Freedom of speech shrinking in Bangladesh, says rights chief

Bangladeshi secular activists protesting against the killing of blogger Niloy Chakrabarti in Dhaka on Aug 14, 2015.
Bangladeshi secular activists protesting against the killing of blogger Niloy Chakrabarti in Dhaka on Aug 14, 2015. PHOTO: AFP

(THE DAILY STAR/ASIA NEWS NETWORK) - The space for freedom of speech has been gradually shrinking in Bangladesh, said National Human Rights Commission chairman Professor Mizanur Rahman on Tuesday (Sept 8).

"This shrinking [OF SPACE]is a threat to journalism, a threat to right to information and human rights," he said.

Apart from addressing the launching ceremony of the Jessore-based Bangla weekly Shampratik Deshkal, Prof Mizanur also inaugurated its news portal

The state should be asked how much freedom of expression had been curbed by section 57 of the Information and Communication Technology Act, he said.

"But it has become even harder to raise questions," he said, referring to a recent High Court rejection of a plea challenging the legality of section 57.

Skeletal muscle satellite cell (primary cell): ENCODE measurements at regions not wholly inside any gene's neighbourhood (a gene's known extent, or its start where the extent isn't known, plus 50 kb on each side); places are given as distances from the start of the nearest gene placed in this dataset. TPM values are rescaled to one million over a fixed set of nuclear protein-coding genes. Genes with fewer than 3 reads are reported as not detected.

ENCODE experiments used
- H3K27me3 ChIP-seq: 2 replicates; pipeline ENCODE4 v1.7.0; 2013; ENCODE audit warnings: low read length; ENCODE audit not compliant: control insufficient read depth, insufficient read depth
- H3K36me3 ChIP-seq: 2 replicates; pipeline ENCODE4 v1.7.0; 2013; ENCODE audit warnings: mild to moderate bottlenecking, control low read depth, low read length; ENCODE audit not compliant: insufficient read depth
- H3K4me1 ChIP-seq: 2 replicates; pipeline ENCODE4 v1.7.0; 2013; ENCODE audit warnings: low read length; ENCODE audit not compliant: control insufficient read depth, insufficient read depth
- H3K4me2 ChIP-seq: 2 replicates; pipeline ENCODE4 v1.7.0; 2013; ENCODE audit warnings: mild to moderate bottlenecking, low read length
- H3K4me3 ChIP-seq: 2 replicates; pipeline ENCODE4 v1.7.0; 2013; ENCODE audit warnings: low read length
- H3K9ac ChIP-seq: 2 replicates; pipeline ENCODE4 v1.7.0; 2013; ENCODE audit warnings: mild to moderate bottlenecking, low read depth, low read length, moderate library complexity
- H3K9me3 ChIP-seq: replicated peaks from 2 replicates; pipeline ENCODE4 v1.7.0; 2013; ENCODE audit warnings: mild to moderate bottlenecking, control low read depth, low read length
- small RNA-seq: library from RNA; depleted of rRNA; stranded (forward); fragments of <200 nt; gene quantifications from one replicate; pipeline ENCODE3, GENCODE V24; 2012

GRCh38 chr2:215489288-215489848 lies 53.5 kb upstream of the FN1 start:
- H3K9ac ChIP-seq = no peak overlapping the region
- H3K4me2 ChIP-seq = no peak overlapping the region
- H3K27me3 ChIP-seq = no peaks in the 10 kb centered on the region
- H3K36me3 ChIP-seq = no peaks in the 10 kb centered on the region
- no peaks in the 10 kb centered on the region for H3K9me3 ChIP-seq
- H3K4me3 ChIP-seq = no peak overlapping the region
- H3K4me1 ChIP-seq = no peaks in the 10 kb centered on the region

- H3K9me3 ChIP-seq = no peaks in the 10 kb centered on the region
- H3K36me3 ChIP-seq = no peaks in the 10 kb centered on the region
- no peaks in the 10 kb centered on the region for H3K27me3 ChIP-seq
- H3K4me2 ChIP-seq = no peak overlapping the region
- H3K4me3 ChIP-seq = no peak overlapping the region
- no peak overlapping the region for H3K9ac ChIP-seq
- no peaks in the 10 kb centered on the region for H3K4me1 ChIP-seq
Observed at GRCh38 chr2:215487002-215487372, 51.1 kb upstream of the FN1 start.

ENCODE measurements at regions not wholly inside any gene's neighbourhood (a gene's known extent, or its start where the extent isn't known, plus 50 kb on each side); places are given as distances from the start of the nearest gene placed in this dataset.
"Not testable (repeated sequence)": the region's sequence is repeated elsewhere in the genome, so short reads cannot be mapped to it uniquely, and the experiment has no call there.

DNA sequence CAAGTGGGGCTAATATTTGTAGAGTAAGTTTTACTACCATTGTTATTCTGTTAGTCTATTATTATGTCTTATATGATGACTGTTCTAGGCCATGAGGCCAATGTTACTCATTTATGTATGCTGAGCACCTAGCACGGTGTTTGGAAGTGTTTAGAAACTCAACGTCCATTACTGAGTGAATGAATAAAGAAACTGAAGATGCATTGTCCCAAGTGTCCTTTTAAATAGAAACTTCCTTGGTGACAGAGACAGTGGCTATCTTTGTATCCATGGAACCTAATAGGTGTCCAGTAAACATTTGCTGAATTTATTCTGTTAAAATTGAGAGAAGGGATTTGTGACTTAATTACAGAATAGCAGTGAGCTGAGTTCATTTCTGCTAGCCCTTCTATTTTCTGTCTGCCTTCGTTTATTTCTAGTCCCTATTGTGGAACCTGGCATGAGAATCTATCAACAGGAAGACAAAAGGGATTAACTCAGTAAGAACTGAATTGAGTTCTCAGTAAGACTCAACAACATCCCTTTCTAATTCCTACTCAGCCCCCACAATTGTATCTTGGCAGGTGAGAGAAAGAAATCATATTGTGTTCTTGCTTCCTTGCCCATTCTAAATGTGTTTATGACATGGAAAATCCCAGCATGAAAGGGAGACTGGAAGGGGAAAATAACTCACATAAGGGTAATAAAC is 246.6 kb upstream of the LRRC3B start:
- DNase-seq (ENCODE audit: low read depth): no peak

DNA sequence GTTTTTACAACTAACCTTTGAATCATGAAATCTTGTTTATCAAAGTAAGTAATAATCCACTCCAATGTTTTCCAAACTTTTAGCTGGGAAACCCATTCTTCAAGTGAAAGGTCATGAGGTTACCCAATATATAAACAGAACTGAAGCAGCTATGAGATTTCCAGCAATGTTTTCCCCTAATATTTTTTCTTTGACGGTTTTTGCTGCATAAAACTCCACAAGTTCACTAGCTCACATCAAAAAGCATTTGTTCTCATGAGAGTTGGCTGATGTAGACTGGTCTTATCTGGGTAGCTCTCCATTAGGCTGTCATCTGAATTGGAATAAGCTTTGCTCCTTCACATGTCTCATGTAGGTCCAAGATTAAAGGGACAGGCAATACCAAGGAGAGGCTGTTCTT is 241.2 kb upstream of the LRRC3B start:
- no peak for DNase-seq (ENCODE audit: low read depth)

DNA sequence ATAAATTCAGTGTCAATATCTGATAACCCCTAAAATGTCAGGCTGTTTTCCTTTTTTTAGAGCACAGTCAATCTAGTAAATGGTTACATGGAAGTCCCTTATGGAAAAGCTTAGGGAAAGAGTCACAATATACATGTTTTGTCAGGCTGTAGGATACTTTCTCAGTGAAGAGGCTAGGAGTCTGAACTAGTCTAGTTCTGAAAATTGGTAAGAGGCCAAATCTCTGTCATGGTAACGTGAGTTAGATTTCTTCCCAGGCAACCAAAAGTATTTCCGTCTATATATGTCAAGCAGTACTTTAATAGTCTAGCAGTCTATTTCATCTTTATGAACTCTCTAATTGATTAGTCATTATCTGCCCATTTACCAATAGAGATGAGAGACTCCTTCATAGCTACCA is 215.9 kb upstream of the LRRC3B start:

According to section 57, if any person deliberately publishes or transmits false, obscene and derogatory information in a website or in any other electronic form, he or she will be sentenced to seven to 14 years' imprisonment and fined up to 10 million taka.

The section has triggered widespread criticism and outcry as legal experts have termed the provision as going against Article 39 of the constitution, which guarantees freedom of speech, expression and the press.

However, a High Court bench on Sept 1 questioned the legality of section 57, issuing a rule upon the government to explain in four weeks as to why the section should not be declared unconstitutional.

Speaking at the programme, Prof Mizanur said it was unacceptable in a democratic and civilised society that people's rights have been curbed only for the sake of state security.

He said the bigots posed a threat to freedom of expression.

An atmosphere has been created where the word "blogger" is taken as a synonym for atheism, said Mizanur.

"Even if we take that a blogger is an atheist, it could be tolerated. But the problem is atheism is being treated as anti-Islamic. This is where the threat lies," he said.

Critical of the state's role in this regard, the NHRC chief claimed that the state did not protest and play a role expected by the people.

He further said by providing facts the media, including online news portals, could play a role in creating space for freedom of speech.

Speaking as special guest, Prof Ahmed Kamal of the department of History at Dhaka University said a successful newspaper is the one that successfully interacts with its readers.